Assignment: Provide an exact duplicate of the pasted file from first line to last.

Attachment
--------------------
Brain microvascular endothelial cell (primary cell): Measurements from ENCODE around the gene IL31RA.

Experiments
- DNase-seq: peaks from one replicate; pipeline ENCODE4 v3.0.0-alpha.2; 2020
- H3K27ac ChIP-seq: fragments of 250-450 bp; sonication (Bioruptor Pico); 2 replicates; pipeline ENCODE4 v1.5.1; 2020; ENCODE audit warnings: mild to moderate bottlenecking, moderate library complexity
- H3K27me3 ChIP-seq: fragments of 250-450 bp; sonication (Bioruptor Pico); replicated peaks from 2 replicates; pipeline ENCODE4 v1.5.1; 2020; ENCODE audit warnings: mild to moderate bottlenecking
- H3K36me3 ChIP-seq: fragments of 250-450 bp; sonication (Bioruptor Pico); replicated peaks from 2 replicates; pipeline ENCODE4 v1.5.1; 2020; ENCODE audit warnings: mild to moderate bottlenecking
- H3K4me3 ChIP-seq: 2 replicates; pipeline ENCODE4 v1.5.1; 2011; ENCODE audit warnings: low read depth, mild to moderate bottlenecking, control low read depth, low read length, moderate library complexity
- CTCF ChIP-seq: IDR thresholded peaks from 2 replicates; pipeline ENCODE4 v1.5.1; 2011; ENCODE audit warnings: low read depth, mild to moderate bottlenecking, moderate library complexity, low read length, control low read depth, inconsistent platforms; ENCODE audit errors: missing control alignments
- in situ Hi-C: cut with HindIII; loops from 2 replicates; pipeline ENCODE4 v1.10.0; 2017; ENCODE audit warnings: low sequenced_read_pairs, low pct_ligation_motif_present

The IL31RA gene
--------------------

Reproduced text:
Brain microvascular endothelial cell (primary cell): Measurements from ENCODE around the gene IL31RA.

Experiments
- DNase-seq: peaks from one replicate; pipeline ENCODE4 v3.0.0-alpha.2; 2020
- H3K27ac ChIP-seq: fragments of 250-450 bp; sonication (Bioruptor Pico); 2 replicates; pipeline ENCODE4 v1.5.1; 2020; ENCODE audit warnings: mild to moderate bottlenecking, moderate library complexity
- H3K27me3 ChIP-seq: fragments of 250-450 bp; sonication (Bioruptor Pico); replicated peaks from 2 replicates; pipeline ENCODE4 v1.5.1; 2020; ENCODE audit warnings: mild to moderate bottlenecking
- H3K36me3 ChIP-seq: fragments of 250-450 bp; sonication (Bioruptor Pico); replicated peaks from 2 replicates; pipeline ENCODE4 v1.5.1; 2020; ENCODE audit warnings: mild to moderate bottlenecking
- H3K4me3 ChIP-seq: 2 replicates; pipeline ENCODE4 v1.5.1; 2011; ENCODE audit warnings: low read depth, mild to moderate bottlenecking, control low read depth, low read length, moderate library complexity
- CTCF ChIP-seq: IDR thresholded peaks from 2 replicates; pipeline ENCODE4 v1.5.1; 2011; ENCODE audit warnings: low read depth, mild to moderate bottlenecking, moderate library complexity, low read length, control low read depth, inconsistent platforms; ENCODE audit errors: missing control alignments
- in situ Hi-C: cut with HindIII; loops from 2 replicates; pipeline ENCODE4 v1.10.0; 2017; ENCODE audit warnings: low sequenced_read_pairs, low pct_ligation_motif_present

The IL31RA gene